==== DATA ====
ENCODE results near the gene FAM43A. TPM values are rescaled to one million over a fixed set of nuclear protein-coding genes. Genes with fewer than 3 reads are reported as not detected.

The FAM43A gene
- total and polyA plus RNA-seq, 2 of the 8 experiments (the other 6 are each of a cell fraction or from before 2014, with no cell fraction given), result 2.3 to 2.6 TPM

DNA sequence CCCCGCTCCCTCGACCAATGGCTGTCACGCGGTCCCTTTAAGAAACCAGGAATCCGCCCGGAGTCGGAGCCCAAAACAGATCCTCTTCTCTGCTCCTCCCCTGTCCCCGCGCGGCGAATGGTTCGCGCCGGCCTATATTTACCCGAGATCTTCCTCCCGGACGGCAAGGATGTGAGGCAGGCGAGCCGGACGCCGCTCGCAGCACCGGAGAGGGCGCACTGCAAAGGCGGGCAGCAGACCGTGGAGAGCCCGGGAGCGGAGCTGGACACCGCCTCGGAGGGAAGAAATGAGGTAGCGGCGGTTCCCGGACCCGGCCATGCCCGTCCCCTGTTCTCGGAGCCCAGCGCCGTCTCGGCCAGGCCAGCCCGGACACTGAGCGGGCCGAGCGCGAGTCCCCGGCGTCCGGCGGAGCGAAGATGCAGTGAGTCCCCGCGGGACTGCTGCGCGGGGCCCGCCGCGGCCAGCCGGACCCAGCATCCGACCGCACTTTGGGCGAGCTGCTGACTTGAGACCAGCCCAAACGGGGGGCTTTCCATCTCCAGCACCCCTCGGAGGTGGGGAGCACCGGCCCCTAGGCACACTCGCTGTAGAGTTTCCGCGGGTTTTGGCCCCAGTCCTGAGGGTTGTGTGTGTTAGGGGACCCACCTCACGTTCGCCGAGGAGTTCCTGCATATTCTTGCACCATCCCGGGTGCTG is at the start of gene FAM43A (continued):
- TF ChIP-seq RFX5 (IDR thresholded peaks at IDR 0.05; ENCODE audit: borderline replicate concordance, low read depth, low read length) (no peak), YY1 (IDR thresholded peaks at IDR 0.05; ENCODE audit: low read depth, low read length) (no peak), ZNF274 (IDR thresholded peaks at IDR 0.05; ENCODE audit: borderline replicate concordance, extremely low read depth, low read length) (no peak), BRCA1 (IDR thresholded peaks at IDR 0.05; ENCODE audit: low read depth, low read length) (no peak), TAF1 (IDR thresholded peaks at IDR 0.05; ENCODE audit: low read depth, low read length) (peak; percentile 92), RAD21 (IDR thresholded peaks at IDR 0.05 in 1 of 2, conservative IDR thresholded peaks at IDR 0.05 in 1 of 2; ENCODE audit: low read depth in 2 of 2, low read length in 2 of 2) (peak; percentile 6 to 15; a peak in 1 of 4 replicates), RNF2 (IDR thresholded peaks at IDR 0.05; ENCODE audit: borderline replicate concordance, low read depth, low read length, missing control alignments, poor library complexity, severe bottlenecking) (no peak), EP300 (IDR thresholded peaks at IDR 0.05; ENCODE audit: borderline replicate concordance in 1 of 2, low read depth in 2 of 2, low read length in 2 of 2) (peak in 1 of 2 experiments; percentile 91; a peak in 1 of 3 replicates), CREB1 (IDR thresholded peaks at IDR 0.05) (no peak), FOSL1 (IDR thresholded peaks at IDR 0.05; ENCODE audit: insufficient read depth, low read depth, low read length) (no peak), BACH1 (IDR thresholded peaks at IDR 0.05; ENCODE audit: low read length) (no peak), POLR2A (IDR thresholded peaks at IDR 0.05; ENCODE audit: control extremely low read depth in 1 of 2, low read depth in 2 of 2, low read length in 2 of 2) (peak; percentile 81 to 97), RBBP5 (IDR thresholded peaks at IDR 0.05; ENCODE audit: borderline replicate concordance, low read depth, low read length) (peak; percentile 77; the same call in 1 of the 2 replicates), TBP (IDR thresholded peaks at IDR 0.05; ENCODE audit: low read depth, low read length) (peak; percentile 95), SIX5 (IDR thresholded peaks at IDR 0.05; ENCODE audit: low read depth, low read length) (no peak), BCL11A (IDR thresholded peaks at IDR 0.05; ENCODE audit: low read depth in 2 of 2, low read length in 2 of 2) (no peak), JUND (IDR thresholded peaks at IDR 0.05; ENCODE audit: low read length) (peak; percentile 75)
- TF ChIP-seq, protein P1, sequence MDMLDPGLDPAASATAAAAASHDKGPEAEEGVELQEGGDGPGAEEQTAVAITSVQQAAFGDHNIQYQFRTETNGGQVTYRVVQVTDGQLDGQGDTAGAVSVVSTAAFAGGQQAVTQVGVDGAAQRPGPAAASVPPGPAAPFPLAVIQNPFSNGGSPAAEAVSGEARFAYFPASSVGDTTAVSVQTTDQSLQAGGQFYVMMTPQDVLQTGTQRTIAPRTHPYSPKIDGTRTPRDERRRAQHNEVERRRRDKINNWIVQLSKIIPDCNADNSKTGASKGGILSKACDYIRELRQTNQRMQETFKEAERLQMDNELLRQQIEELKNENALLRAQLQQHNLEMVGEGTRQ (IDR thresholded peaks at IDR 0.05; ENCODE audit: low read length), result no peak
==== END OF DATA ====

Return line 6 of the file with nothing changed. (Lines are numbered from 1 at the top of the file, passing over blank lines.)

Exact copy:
- TF ChIP-seq, protein P1, sequence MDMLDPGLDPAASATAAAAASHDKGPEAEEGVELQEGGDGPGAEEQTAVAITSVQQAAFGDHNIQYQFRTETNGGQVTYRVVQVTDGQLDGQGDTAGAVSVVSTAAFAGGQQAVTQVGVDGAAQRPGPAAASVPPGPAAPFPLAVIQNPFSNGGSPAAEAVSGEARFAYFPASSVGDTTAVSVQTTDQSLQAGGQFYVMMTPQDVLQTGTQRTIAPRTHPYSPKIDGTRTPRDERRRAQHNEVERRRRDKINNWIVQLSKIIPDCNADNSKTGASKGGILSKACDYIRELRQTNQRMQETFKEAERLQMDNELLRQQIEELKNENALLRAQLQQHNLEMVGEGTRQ (IDR thresholded peaks at IDR 0.05; ENCODE audit: low read length), result no peak